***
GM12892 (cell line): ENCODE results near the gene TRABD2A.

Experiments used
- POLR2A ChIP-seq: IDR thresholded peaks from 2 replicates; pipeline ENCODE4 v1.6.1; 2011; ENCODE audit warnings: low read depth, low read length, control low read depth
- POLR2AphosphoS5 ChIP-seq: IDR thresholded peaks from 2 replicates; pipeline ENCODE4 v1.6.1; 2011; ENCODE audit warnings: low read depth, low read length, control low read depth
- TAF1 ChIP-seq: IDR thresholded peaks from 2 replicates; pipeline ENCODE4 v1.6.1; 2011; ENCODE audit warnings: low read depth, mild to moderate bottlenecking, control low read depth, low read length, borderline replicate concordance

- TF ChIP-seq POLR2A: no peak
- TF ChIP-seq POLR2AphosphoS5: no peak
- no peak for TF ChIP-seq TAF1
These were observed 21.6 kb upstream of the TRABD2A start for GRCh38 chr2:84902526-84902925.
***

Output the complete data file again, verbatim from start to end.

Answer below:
GM12892 (cell line): ENCODE results near the gene TRABD2A.

Experiments used
- POLR2A ChIP-seq: IDR thresholded peaks from 2 replicates; pipeline ENCODE4 v1.6.1; 2011; ENCODE audit warnings: low read depth, low read length, control low read depth
- POLR2AphosphoS5 ChIP-seq: IDR thresholded peaks from 2 replicates; pipeline ENCODE4 v1.6.1; 2011; ENCODE audit warnings: low read depth, low read length, control low read depth
- TAF1 ChIP-seq: IDR thresholded peaks from 2 replicates; pipeline ENCODE4 v1.6.1; 2011; ENCODE audit warnings: low read depth, mild to moderate bottlenecking, control low read depth, low read length, borderline replicate concordance

- TF ChIP-seq POLR2A: no peak
- TF ChIP-seq POLR2AphosphoS5: no peak
- no peak for TF ChIP-seq TAF1
These were observed 21.6 kb upstream of the TRABD2A start for GRCh38 chr2:84902526-84902925.